Jacobs has heard about a possible fight with Alvarez before so he’s not paying much attention to it, especially with Derevyanchenko in front of him.

“I heard a little bit about it but my main focus is truly on this fight,” Jacobs said. “You hear a lot of things about things after your fight, and even with my last fight we heard about a potential Canelo fight but it didn’t pan out to be anything. So I’m not putting my focus into that.

“I have a task that’s coming up, a tough task, a task that I respect. So I’m not really truly thinking about any of this. My thought is: If I become a champion, I’m in a good position because I’m a champion. But any fight after that it would be unjust to think about it or put too much attention into it because I have a tough task in front of me.”

There will also be two other world title bouts on the telecast:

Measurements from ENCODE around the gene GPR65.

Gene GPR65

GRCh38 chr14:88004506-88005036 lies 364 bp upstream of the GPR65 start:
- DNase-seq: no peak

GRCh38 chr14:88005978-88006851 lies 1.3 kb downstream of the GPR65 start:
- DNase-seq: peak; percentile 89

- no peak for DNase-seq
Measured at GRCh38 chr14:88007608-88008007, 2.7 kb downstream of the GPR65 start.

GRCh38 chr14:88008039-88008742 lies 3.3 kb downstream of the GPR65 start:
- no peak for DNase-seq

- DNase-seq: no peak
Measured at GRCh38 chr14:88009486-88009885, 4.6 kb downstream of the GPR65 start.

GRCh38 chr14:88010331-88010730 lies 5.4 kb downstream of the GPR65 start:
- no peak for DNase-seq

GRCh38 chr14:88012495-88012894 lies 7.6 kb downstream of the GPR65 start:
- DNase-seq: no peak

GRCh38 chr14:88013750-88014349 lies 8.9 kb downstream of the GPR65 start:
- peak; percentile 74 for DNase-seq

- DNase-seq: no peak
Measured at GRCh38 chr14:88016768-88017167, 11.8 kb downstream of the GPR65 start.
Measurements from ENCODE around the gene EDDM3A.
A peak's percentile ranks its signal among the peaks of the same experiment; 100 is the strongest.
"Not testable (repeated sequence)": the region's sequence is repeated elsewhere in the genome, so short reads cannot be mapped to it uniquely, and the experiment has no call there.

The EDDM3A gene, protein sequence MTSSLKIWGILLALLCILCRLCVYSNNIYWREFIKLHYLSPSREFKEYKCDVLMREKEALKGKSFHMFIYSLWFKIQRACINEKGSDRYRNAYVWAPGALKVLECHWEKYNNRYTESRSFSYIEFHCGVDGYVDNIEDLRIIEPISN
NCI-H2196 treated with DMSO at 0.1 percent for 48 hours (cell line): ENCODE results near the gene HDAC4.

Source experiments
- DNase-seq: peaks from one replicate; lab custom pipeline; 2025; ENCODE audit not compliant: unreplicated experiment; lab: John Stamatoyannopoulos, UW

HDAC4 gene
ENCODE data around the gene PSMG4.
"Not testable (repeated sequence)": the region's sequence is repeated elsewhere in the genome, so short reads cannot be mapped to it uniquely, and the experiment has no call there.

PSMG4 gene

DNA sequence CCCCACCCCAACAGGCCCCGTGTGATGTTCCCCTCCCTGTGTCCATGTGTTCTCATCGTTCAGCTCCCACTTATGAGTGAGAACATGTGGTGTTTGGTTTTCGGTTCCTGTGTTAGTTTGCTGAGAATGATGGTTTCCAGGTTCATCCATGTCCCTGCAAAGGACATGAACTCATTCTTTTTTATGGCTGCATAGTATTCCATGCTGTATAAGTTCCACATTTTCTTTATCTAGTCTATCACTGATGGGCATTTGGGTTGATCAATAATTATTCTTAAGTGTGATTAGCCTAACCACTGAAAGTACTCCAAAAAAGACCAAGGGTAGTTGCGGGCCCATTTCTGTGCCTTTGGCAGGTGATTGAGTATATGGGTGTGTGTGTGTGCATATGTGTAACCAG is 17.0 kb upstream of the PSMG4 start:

• In the co-feature, junior lightweight world titlist Alberto Machado (20-0, 16 KOs), 28, a Puerto Rican southpaw trained by Hall of Famer Freddie Roach, will make his second defense against Yuandale Evans (20-1, 14 KOs), 29, of Cleveland.

  • The opener will be only the second women’s bout in HBO history — the first was in May — as Heather Hardy (21-0, 4 KOs), 36, of Brooklyn, New York, and Shelly Vincent (23-1, 1 KO), 39, of Providence, Rhode Island, will meet for a vacant featherweight title in a rematch of Hardy’s 10-round decision win over Vincent in an action-packed fight in August 2016.